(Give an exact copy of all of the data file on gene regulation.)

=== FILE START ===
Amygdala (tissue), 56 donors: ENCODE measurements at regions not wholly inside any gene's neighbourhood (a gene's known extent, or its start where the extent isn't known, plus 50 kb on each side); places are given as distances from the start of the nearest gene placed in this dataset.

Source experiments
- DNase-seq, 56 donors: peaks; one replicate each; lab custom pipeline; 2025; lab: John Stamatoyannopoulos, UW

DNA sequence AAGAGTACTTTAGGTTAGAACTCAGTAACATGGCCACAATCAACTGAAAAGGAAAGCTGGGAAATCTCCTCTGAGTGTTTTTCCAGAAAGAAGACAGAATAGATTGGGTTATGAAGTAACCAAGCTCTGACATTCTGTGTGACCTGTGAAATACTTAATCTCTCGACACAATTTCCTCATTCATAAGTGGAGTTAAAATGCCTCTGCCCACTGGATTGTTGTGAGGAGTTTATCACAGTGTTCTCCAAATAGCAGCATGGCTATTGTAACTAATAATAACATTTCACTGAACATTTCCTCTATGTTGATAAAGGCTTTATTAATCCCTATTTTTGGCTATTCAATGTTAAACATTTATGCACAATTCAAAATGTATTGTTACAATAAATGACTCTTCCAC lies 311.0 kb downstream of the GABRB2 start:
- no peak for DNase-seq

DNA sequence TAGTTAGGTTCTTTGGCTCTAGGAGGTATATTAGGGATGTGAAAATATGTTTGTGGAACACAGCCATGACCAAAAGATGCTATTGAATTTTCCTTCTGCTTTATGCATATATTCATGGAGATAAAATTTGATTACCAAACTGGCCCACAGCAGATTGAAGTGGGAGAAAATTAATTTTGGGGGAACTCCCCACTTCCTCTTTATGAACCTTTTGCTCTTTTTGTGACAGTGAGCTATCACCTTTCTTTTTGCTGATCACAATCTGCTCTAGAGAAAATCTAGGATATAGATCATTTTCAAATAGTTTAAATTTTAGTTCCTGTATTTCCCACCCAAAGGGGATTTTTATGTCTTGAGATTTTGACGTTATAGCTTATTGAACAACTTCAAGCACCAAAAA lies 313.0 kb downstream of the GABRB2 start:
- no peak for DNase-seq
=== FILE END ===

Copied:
Amygdala (tissue), 56 donors: ENCODE measurements at regions not wholly inside any gene's neighbourhood (a gene's known extent, or its start where the extent isn't known, plus 50 kb on each side); places are given as distances from the start of the nearest gene placed in this dataset.

Source experiments
- DNase-seq, 56 donors: peaks; one replicate each; lab custom pipeline; 2025; lab: John Stamatoyannopoulos, UW

DNA sequence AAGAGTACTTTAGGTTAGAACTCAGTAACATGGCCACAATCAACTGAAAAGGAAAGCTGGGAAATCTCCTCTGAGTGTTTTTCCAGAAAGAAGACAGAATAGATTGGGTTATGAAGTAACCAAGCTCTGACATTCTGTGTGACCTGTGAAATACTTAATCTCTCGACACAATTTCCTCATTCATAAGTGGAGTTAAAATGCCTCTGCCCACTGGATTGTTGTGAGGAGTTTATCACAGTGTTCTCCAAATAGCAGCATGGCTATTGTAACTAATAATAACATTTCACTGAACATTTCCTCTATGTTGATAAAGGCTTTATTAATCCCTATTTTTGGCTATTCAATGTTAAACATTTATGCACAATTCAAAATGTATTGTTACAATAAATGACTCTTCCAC lies 311.0 kb downstream of the GABRB2 start:
- no peak for DNase-seq

DNA sequence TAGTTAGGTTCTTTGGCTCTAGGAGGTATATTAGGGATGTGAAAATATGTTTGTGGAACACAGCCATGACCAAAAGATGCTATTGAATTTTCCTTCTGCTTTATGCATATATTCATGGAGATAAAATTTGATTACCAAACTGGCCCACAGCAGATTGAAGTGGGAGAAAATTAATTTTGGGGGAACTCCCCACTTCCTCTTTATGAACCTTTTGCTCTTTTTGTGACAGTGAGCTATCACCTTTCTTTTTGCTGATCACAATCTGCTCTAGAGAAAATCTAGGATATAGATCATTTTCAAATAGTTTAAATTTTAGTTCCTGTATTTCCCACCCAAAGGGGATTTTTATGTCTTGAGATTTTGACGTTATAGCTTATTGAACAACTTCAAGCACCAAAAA lies 313.0 kb downstream of the GABRB2 start:
- no peak for DNase-seq